Why you should build your data center in Ireland

illustrations illustrations illustrations illustrations illustrations illustrations illustrations

Published on 29 June 2023 by Andrew Owen (4 minutes)

There has been a lot of talk in the Irish press this month about the fact that the government doesn’t seem to know how many data centers are present in the country (it’s thought to be around 28). The concerns are mainly around the ability of the grid to support the electricity demand. Ireland should already have offshore wind farms that generate surplus energy, but nothing happens fast here. The suggested alternative is Iceland, which runs entirely on renewable energy and has a fast data link with Denmark. The eruption of Eyjafjallajökull is now a fleeting memory of the before times. But do you really want to store your data exclusively on an island known for its volcanism?

I know a little bit about data centers because I had to research them for two almost identical tech writing jobs I applied for. Although I got on-site interviews both times, they went with other candidates. I’ll leave you to speculate which of the big three cloud players I haven’t interviewed with. One of the tasks I was given was to write a high-level summary providing the costs, benefits, and risks associated with two popular data center cooling system designs. It’s quite short, so I’ll reproduce it here.


Although cooling systems are only one element of data center design, they can represent as much as 18 percent of the monthly data center running costs. The choice of cooling system should take into account the intended use of the data centers. However, for brevity this report is limited to the following considerations:

  • Reducing cost
  • Increasing reliability
  • Reducing power consumption

Cold Aisle Containment

Typically, server racks are arranged in rows so that racks are face to face, or back to back. This creates separate aisles for taking in cold air and expelling hot air. Cold aisle containment aims to physically prevent cold and hot air mixing. Containment can be implemented using inexpensive materials such as PVC panels. A raised floor can be used to supply air to the cold aisle to increase cooling efficiency. This can enable the temperature of cold air input to be raised from around 13 ºC to 18 ºC or higher and cut power consumption by up to 16 percent.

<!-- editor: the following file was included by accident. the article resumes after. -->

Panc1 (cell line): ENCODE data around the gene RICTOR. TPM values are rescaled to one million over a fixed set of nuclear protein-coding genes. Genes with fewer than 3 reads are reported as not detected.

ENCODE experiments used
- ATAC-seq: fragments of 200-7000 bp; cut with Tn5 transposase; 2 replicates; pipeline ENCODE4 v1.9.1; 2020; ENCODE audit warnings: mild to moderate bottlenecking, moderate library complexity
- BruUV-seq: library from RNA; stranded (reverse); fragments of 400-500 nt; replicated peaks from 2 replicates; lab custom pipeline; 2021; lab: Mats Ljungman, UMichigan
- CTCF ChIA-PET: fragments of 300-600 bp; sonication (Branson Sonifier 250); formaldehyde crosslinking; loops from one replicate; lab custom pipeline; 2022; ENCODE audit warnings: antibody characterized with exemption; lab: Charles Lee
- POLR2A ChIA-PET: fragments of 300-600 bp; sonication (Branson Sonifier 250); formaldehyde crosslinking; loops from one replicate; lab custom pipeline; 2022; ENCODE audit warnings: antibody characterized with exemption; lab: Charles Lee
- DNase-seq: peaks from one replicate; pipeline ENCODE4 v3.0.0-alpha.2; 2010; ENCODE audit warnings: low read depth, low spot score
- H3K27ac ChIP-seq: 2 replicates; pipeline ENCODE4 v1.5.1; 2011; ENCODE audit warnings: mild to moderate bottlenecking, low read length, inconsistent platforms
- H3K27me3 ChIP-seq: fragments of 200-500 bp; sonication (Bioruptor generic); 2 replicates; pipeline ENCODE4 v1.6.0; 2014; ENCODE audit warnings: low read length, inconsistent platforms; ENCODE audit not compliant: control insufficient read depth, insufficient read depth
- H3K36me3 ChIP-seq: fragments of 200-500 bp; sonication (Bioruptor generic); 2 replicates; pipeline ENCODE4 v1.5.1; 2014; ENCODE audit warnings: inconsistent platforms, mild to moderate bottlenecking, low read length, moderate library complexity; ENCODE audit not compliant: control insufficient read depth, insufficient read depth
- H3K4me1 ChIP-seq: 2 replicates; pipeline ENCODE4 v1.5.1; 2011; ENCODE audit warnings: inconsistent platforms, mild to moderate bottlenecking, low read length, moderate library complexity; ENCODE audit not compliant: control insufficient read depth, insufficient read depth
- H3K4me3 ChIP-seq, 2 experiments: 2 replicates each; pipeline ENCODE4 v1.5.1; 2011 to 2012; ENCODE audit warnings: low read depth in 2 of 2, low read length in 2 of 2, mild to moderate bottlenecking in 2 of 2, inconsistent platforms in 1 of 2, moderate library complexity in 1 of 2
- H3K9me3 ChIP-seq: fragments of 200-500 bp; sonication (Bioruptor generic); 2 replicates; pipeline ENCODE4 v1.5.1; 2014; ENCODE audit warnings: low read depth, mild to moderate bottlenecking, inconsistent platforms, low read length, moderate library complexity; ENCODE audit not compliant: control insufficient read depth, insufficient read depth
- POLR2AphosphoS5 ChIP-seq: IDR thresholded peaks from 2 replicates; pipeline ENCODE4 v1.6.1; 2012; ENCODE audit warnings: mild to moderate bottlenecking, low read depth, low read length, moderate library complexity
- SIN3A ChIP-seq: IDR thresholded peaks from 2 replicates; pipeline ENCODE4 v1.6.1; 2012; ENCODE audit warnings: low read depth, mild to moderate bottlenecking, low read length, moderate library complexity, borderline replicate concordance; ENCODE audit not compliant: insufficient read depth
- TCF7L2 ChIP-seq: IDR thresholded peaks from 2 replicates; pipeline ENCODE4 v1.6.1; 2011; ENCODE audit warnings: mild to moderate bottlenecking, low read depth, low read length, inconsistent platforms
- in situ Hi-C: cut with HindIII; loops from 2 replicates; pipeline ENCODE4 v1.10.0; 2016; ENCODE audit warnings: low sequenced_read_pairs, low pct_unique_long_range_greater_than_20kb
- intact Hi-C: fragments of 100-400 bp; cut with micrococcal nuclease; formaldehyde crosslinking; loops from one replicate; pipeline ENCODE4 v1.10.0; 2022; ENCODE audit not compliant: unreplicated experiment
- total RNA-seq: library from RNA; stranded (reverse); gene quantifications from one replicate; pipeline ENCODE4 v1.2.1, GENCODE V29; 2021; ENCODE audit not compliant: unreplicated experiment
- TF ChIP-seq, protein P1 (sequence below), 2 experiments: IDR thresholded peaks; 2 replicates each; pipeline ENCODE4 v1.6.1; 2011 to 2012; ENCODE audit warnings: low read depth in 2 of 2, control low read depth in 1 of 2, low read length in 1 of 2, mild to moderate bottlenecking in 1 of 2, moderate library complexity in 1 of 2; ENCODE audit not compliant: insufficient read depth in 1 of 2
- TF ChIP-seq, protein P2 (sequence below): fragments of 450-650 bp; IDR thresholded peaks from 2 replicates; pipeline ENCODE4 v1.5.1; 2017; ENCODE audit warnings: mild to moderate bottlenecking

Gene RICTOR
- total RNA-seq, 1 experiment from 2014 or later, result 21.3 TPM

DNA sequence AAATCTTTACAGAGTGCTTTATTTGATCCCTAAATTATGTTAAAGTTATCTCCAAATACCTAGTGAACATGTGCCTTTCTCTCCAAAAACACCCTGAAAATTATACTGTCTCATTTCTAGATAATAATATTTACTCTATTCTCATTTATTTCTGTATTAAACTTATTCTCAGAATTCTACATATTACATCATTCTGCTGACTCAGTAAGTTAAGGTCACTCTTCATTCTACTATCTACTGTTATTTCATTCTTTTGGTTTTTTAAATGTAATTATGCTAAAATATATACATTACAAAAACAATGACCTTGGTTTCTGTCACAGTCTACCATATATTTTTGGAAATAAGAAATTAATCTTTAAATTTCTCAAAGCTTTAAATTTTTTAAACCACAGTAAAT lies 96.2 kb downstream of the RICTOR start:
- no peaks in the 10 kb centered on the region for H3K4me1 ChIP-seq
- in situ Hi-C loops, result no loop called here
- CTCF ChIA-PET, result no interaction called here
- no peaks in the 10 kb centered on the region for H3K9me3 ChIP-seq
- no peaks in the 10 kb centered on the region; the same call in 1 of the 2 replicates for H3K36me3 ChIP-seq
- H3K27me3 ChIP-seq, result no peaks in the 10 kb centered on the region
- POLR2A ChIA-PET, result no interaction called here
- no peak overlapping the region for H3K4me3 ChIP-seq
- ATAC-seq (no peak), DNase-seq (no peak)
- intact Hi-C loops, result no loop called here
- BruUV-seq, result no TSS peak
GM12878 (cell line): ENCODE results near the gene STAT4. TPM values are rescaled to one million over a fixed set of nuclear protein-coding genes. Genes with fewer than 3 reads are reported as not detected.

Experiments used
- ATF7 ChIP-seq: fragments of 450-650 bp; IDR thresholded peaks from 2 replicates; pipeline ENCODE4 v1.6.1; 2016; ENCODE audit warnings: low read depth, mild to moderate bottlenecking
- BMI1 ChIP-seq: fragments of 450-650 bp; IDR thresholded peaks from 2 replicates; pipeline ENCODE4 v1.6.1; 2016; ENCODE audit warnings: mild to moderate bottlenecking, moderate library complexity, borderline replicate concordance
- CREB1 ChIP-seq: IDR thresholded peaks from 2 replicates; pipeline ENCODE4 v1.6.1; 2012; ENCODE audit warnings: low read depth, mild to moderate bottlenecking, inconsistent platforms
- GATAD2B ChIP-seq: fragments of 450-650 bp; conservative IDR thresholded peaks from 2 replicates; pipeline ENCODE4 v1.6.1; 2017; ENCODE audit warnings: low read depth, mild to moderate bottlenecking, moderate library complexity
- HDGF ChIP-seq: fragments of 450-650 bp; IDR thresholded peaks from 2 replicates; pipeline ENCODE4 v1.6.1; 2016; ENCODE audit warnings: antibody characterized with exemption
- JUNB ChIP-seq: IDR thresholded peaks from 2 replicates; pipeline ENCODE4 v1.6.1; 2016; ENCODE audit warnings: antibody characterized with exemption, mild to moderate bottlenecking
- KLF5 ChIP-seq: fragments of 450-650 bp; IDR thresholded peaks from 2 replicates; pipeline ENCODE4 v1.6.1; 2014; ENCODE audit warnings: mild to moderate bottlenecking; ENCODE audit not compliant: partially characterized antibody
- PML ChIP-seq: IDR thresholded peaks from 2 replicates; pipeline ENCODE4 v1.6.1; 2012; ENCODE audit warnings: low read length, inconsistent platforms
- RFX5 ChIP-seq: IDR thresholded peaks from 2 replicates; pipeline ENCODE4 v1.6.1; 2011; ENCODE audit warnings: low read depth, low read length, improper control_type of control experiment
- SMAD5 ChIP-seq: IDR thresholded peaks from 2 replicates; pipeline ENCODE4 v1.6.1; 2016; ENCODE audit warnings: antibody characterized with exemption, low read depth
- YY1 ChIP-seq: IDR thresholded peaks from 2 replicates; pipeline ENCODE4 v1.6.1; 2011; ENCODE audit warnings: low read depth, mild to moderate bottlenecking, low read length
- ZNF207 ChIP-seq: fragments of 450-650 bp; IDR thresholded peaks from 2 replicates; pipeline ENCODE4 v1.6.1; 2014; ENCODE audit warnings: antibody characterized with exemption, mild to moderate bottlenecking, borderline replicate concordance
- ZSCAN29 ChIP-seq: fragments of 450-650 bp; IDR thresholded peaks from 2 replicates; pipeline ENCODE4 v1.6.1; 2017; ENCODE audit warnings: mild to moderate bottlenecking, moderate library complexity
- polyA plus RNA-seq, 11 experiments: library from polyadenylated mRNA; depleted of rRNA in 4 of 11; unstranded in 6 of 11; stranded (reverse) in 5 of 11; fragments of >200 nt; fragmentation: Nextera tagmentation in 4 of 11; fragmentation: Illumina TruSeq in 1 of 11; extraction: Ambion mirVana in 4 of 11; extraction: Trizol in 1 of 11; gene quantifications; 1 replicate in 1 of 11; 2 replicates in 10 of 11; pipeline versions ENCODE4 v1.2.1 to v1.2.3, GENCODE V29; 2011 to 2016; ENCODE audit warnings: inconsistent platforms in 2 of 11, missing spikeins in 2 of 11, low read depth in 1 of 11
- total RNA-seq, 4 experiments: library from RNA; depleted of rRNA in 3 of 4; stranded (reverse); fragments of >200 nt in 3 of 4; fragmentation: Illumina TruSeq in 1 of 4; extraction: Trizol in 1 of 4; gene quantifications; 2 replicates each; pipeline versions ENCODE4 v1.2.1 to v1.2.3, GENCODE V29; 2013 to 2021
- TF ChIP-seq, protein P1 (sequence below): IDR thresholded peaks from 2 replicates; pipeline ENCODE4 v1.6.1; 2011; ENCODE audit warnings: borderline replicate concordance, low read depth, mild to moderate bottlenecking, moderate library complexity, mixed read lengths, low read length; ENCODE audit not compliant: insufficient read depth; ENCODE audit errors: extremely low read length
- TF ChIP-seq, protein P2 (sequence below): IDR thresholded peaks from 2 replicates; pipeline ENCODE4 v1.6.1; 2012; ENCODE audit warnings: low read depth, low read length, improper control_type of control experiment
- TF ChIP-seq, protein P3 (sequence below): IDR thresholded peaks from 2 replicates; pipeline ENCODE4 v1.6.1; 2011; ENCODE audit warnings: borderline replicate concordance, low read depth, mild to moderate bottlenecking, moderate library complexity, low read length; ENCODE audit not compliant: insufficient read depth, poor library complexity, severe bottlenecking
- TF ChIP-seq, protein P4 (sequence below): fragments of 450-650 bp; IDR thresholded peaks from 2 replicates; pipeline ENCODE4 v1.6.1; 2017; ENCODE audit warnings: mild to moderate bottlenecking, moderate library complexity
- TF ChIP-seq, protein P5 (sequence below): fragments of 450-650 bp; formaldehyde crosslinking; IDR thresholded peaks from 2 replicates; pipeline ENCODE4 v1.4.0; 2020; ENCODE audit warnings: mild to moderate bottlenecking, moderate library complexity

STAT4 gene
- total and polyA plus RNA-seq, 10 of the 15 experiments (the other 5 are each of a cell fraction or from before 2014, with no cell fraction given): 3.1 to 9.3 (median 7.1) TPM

Free Air Cooling

Because of increased acceptable operating temperature and humidity ranges for data centers, more use can be made of outside air for cooling. Free air cooling does not eliminate, but can significantly reduce, the need for computer room air conditioners (CRACs). A suitable environment has air that typically remains below 25 ºC and low moisture levels. A slow moving rotary heat exchanged can be used to reduce air transfer to the data center to one percent or less without causing reliability concerns.


Cold aisle containment is an ideal solution for renovating existing data centers to maintain required temperatures and reduce power consumption and cost of ownership where free-air cooling is not an option. When combined with a raised floor cold air supply, it is a suitable solution for environments where the outside air does not meet the temperature, humidity, or particle requirements for cooling.

Free-air cooling is an excellent choice for new data centers to reduce construction and running costs by reducing the need for air cooling, providing air quality requirements are met. Where existing data centers are located in a suitable environment, conversion to free-air cooling is recommended.


The maximum temperature range recorded in Iceland is +30.5 °C to −39.7 °C. For Ireland, the range is +33.3 °C to −19.1 °C. Moisture levels for both are about the same across the year. And Ireland has no active volcanos. I’m not saying I wouldn’t put a data center in Iceland, but if I did, I’d want a backup in Ireland. But the decision may simply come down to the need to locate within the EU borders for compliance with general data protection regulations (GDPR).